VOL. 131 | NO. 29 | Wednesday, February 10, 2016
Hardy ‘Energized’ by Women’s Business Issues
By Madeline Faber
Women in the business world touch all of Memphis’ key sectors, but even in leadership roles they still run up against doubt and discrediting from their peers.
“Women must demand to play in the big leagues,” said Carolyn Hardy, CEO of Chism Hardy Investments and Henderson Worldwide Investments.
Hardy considers herself a trailblazer for the next generation of women business leaders, but she still runs into the barriers of who-knows-who in the “good old boy network.”
“When I look at the progress, or lack thereof, for women and minorities, I get upset and then I get energized,” she said.
When she was elected chairwoman of the Greater Memphis Chamber in December, Hardy said her focus will be moving the needle for women- and minority-owned businesses. Currently, she and the chamber are working on a comprehensive plan that will bring greater mobilization to this issue in the private sector.
When Hardy delivers the keynote address at The Daily News’ Women & Business Seminar on Thursday, Feb. 25, she’ll speak about being the first woman in command at the “good old boy” table, the challenges women in business still face today and how they can use their inherent gifts to take on those challenges.
The seminar, which runs from 3 p.m. to 5 p.m. in the Brooks Museum of Art auditorium, 1934 Poplar Ave., also will include three panelists: Sara Burnett, public relations manager for Le Bonheur Children’s Hospital; Stacy McCall, president and CEO of ServiceMaster by Stratos; and Sarah Petschonek, founder and director of Volunteer Odyssey.
“You have to be your own biggest advocate. A lot of times people tend to believe that if we keep our nose to the grindstone that amazing opportunities with present themselves,” said Petschonek.
“I’ve learned you have to be very proactive in doing that. You have to be out there generating your own leads, tracking down opportunities and making it happen.”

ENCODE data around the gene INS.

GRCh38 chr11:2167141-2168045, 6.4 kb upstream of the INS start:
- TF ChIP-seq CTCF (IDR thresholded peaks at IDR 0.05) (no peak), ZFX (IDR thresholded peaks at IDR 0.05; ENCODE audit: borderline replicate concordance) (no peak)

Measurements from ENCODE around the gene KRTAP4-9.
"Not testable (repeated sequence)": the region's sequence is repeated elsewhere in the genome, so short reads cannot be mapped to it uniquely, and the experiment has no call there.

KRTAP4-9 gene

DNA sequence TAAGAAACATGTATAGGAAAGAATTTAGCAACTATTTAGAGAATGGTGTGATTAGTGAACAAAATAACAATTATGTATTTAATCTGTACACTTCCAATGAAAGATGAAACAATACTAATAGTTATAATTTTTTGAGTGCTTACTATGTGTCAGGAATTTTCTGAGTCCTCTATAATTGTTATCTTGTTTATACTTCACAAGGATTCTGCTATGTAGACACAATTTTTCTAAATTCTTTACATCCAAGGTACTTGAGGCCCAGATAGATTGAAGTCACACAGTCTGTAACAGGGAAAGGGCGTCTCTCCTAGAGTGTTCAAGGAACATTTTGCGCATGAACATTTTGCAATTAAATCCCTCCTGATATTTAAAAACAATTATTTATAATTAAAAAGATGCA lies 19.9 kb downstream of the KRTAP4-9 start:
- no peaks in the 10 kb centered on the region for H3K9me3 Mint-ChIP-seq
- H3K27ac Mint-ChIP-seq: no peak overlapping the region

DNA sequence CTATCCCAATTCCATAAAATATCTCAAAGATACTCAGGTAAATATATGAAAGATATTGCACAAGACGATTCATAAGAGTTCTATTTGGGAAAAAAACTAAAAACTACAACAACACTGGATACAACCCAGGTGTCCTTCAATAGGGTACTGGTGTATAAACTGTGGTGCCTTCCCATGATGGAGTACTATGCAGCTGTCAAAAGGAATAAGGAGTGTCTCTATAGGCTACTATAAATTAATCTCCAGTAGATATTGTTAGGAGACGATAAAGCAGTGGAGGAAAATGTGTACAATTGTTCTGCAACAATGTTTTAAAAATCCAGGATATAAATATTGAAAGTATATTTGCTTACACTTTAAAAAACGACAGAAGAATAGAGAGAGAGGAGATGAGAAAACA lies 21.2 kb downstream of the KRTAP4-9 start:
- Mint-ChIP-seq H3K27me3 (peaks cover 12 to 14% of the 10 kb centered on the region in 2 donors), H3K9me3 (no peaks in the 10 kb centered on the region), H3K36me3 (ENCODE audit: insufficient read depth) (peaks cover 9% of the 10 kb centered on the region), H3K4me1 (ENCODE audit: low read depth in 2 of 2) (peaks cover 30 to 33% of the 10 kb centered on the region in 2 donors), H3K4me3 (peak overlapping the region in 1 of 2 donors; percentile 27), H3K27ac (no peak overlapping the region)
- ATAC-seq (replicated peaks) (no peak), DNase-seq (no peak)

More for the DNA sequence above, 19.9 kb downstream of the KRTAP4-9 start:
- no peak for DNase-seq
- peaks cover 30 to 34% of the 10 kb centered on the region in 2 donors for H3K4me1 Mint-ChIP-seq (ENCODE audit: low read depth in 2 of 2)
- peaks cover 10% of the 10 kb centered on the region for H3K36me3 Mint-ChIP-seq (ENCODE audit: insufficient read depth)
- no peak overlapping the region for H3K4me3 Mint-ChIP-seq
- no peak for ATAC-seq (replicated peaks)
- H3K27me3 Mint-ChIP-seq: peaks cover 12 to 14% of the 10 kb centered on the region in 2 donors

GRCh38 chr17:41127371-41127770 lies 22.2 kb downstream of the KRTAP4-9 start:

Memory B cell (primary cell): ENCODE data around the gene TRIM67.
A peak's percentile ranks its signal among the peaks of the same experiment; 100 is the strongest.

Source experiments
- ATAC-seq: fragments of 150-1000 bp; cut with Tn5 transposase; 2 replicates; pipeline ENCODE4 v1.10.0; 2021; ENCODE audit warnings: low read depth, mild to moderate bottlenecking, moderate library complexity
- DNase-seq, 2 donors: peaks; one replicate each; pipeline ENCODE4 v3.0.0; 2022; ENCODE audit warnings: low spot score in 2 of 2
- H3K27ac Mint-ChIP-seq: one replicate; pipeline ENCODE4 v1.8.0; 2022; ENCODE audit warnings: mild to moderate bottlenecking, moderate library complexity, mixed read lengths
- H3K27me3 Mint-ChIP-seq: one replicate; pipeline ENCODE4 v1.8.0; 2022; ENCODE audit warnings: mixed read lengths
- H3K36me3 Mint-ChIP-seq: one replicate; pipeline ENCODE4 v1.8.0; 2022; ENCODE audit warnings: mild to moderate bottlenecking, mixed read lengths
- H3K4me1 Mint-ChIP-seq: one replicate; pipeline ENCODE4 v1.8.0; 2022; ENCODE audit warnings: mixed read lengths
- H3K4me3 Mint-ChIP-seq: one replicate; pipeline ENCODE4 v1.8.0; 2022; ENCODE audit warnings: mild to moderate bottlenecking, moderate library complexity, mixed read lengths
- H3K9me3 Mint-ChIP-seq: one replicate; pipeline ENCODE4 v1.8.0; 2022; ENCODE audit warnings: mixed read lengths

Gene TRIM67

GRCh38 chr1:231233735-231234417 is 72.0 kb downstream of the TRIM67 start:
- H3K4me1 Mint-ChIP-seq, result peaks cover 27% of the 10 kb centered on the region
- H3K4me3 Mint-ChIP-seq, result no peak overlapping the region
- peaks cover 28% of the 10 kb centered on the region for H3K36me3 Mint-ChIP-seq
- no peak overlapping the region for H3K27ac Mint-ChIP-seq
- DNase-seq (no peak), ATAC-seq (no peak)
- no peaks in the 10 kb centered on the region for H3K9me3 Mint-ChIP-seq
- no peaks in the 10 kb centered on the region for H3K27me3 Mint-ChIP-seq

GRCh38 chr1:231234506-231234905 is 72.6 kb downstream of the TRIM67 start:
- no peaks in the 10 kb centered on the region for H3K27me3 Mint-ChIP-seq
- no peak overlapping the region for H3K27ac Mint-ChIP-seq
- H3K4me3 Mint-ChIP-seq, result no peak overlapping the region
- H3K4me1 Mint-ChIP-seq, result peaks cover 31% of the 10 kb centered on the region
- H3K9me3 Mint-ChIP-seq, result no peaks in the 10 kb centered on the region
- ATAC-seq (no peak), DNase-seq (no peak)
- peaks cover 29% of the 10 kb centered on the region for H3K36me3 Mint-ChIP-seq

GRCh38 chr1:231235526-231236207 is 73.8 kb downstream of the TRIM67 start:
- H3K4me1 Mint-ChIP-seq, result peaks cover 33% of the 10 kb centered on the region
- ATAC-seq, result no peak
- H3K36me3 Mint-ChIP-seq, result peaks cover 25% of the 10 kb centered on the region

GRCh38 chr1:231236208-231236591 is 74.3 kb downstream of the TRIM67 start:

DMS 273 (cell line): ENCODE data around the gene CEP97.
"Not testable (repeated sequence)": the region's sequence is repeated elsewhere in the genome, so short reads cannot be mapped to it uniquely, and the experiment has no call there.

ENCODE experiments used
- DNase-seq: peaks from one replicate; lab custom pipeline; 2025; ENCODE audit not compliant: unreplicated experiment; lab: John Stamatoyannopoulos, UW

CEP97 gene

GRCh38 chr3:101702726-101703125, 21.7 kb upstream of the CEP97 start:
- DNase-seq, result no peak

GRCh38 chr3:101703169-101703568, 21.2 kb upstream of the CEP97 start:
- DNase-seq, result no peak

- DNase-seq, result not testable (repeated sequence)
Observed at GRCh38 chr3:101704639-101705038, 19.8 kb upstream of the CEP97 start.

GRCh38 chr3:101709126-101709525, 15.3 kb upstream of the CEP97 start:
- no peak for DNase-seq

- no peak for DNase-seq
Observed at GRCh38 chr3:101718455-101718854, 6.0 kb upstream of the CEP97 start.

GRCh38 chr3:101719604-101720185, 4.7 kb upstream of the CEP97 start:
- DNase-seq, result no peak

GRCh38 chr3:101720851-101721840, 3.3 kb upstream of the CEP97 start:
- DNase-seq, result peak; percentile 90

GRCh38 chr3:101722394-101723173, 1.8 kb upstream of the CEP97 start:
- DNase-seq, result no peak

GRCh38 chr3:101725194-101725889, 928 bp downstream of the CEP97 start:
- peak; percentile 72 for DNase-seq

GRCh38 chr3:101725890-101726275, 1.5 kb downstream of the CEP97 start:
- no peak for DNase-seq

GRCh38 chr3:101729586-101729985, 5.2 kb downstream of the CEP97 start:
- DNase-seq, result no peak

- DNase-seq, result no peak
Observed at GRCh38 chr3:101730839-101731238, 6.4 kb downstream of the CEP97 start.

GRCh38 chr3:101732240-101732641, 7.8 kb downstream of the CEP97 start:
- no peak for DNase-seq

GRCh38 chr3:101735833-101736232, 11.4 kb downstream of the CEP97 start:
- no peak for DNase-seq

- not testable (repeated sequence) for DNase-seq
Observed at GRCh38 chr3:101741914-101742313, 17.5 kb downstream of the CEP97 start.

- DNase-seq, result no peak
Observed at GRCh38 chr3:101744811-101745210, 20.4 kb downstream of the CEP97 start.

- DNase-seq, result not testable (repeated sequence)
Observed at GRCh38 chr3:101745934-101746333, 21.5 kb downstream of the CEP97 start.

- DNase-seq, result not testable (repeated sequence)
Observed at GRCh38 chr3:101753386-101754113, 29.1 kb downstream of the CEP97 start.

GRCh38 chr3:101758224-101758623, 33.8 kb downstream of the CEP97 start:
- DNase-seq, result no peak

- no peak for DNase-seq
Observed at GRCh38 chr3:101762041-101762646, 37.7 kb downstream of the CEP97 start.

Burnett said that the biggest challenge in her position is balancing work, family and outside activities.
“It is hard to do all things well all the time,” she added. “And we don’t take care of ourselves as well as we should because we have so much on our plates.”
“There’s been a lot of personal sacrifice,” Hardy said. “As a woman and a mother, you’re expected to give 200 percent.”
In addition to trying to find the golden family/work balance, McCall said that what others view as women-inherent weaknesses are actually her strengths.
“If I’m passionate, someone could say I’m not thinking clearly. I am always thinking clearly. I have to multitask all day,” she said.
Hardy said that while men still control the glass ceiling, women have control over walking into a room with self-confidence and the courage to attack an opportunity.
“You and me? We own that,” she said. “Shrug off the shawl of inferiority and self-doubt and let it be known: If you want to win against me, I suggest you bring your ‘A game.’”
To register for the Feb. 25 seminar, call Leah Sansing at 901-528-8122 or visit http://bit.ly/MEMwomen2016.